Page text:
Argentina's President Cristina Fernandez de Kirchner at the June 14 meeting of the Special Committee on decolonization of the UN has asked Britain to start a dialogue on joint management of the Falklands. For the government of David Cameron her appeals are not significant because of pro-British position of the islanders and her privileged position in the UN Security Council. What is Kirchner hoping for?
If for Argentina June 14 is the day of defeat in the battle for the Falklands (or Malvinas) Islands, and for the British it is the day of victory, for the islanders it is the Falklands Liberation Day. On this day 30 years ago the British fleet came to the island, and ensured the victory of Great Britain in the three-month war with Argentina over the Falklands.
Kirchner, however, stressed in her speech that the war was started by a military junta, and not the constitutional Argentine government, thereby removing the responsibility for the military invasion of April 4, 1982. She then mentioned that in 1974, under President Juan Domingo Peron, there was a secret negotiation between Britain and Argentina "on the status of the Falkland Islands, during which the British ambassador in Argentina gave suggestions of the Ministry of Foreign Affairs of Great Britain." Kirchner read some of the items from the plan to resolve the conflict. Among them were issuance of official documents in Castilian and English and the joint appointment of the governor of the island.
However, according to head of Argentina, the negotiations were derailed after the death of Peron and the military coup in 1976. The logic of the president is clear: everything was going in the right direction, if not for the actions of military leadership that the current government is not responsible for.
At the same time, the UK central channels showed on Thursday the residence of Prime Minister David Cameron in Downing Street where a flag of the Falkland Islands was raised. Kirchner commented: "I was far away, but I felt ashamed, because you cannot celebrate the war." In fact, you cannot celebrate the war, but can celebrate winning it, and emotions are a bad adviser in the debate.
Argentinian newspaper La voz política quoted the president saying the Argentina was only asking for a dialogue. They were not asking to give them the island, they were asking to sit down at the negotiating table. She continued to say that a country that declared itself a fighter for human rights and freedom in the civilized Christian western world cannot refuse to discuss the problem.
Kirchner believes that the status of the Malvinas Islands is not only a regional but also a global problem, because it shows that international organizations have different standards for their members. She commented that anyone who is a permanent member of the UN Security Council may respect or disrespect a resolution and those who are not, do not respect the resolution or violate human rights. She is not the only one to have this claim to the UN.
The president brought with her a delegation consisting of members of the parliamentary opposition, thus emphasizing that the status of the Malvinas Islands was Argentina's national problem. She explained she did not come there to celebrate the end of the war 30 years ago, but because in a few months it will be 180 years since they were invaded. She thanked the organizations "Southern Common Market" (MERCOSUR) and the Union of South American Nations (UNASUR), as well as the leadership of Arab and African countries for supporting the country.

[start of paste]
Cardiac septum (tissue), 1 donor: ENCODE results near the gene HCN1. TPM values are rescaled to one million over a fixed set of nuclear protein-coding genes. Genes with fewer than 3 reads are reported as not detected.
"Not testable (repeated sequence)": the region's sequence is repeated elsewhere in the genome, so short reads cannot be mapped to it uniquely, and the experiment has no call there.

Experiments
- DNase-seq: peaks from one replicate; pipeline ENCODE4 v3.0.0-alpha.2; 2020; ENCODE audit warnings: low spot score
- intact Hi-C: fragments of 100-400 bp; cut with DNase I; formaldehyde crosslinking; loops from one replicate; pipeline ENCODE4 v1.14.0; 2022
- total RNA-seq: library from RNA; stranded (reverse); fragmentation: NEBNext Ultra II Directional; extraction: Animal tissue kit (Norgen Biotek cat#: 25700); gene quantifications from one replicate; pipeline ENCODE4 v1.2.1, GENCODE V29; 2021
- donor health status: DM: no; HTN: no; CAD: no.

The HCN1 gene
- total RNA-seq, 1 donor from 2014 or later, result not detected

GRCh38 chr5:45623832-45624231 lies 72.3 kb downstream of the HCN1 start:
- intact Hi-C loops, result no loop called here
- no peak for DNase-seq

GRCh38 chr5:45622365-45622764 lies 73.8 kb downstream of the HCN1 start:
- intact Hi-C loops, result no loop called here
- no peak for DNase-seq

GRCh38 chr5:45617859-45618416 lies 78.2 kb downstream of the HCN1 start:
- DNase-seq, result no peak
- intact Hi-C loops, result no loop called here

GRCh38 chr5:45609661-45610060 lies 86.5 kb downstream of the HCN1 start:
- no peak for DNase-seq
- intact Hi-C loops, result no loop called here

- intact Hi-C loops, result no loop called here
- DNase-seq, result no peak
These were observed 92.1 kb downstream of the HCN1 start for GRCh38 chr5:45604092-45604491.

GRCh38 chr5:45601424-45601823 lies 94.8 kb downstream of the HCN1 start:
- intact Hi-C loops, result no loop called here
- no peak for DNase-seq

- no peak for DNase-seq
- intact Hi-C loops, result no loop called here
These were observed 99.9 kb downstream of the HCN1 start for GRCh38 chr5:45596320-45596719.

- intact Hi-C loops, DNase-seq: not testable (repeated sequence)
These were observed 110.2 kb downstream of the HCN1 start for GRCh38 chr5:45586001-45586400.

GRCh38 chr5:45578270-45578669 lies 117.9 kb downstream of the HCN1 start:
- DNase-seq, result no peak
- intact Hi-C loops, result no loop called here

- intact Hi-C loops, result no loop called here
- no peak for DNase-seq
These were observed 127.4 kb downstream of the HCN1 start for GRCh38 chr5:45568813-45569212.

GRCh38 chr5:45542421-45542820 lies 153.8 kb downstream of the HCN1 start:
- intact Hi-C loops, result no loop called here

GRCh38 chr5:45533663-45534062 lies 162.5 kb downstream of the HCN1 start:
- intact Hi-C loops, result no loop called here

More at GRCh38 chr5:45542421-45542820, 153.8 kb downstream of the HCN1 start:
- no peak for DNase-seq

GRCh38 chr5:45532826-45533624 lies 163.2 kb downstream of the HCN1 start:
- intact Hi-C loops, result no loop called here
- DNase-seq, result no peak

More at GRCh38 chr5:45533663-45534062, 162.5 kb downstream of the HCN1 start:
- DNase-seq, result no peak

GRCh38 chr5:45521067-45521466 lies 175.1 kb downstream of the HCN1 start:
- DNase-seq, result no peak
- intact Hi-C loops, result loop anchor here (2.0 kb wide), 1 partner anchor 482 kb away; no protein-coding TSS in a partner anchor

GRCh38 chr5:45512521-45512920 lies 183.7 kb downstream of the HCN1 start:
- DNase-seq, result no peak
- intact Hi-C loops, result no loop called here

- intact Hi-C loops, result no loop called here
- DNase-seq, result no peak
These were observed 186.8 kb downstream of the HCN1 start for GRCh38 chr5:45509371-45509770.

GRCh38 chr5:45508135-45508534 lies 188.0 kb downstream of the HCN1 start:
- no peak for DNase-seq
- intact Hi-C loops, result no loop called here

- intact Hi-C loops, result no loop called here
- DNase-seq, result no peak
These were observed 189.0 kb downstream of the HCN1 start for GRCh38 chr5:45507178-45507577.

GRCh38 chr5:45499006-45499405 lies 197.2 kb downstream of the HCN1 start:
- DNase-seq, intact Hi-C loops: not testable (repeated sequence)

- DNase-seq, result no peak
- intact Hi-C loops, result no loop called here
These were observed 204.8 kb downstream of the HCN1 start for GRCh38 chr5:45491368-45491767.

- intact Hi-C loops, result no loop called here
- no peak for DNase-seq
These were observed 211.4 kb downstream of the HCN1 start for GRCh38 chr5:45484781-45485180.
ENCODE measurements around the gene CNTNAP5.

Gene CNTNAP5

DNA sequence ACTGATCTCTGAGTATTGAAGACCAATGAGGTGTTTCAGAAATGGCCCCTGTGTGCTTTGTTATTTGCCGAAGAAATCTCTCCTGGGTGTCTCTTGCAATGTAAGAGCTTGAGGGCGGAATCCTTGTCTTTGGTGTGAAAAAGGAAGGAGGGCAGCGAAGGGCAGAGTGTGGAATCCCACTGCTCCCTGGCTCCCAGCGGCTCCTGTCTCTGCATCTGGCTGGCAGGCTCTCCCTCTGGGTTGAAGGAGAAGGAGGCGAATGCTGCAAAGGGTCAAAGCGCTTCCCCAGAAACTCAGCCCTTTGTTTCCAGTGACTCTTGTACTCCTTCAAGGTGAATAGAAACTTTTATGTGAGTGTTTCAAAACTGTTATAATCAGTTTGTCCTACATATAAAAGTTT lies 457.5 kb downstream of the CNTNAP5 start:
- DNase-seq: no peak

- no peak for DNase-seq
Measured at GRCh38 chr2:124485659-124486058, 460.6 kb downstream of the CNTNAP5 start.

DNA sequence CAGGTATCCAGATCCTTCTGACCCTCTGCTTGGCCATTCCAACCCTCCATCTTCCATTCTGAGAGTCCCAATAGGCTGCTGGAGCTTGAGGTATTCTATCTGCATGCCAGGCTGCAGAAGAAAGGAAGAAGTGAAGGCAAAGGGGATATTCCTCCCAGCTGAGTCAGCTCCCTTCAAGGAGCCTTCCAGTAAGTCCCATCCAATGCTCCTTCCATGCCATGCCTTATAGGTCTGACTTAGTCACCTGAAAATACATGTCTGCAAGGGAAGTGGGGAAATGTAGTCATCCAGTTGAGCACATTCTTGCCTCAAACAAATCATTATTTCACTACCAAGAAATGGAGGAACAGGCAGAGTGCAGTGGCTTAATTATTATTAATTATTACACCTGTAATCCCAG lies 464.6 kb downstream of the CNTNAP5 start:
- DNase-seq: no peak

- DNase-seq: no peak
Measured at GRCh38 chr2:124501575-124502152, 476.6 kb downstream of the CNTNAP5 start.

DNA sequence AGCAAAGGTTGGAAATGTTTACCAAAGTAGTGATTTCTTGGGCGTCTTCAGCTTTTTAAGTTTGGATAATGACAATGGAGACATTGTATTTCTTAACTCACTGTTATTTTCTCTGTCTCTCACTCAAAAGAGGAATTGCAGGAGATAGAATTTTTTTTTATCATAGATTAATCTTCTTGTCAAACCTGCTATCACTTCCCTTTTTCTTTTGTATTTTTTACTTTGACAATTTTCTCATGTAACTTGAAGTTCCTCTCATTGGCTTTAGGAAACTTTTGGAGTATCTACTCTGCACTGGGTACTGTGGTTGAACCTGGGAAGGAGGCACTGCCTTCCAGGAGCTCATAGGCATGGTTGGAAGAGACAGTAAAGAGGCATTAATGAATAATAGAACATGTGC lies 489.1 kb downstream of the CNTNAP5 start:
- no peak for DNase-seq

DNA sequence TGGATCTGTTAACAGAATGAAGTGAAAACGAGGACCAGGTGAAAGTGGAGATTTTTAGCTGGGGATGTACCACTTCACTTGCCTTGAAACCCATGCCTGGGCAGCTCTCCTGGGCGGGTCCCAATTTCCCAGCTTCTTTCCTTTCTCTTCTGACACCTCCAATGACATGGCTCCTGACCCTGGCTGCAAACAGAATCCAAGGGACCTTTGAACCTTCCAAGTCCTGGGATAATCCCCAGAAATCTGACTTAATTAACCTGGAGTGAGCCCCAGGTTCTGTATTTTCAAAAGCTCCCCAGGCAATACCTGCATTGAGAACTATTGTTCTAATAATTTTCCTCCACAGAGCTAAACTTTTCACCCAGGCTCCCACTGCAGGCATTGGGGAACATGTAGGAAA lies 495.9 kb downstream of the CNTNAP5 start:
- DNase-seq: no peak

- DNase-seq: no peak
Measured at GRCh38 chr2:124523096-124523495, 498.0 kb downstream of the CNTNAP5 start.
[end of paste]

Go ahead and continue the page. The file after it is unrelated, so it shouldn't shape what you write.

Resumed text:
Kirchner's opponent - a representative of the Falkland Islands Legislative Assembly deputy, Roger Edwards- also attended the meeting. He spoke on behalf of the residents of the archipelago, defending the right to self-determination of the islanders. He spoke of the war in 1982 as "illegal invasion" of Argentina, and noticed that Kirchner was trying to take away the islanders' democratic rights. He believes that the policy of islands blockade by Argentina has a goal of a "painful punishment of their small population."
Falkland Islanders amounting to approximately three thousand people will soon make a choice whether they want to be an overseas territory of the United Kingdom or part of Argentina. This was announced recently by the chairman of the Legislative Assembly of the islands Gavin Short. A referendum on this issue will take place in 2013. "We will hold this referendum not because we have any doubt about what future we want, but in order to show the world how much we believe in it," said Short. "We definitely do not want to be ruled by the government of Buenos Aires, and it soon becomes clear to anyone who visits the island."
Kirchner is opposed to the referendum and it is clear why. Strategic Falkland Islands is the key to the development of Antarctica and the rich deposits of oil found on the shelf. President of Argentina, of course, understands the futility of her position in view of the apparent contradiction of the will of the island residents. What are her hopes? She is hoping for a return to the format of the negotiations of 1974, that is, the discussion of co-management of the islands. This would be the best option for her; however, she does not have enough leverage over the United Kingdom. Her leverage can be an economic blockade and international courts in connection with the disputed status of the islands officially recognized by the UN. She will do or is already doing all of the above.
What was the reaction of the UN Special Committee on Decolonization? It did not tell the parties "yes" or "no" and instead adopted a resolution proposing Argentina and Great Britain "to enter into negotiations on the future of the disputed Falkland Islands (Malvinas) in order to find a peaceful and fair solution to this problem."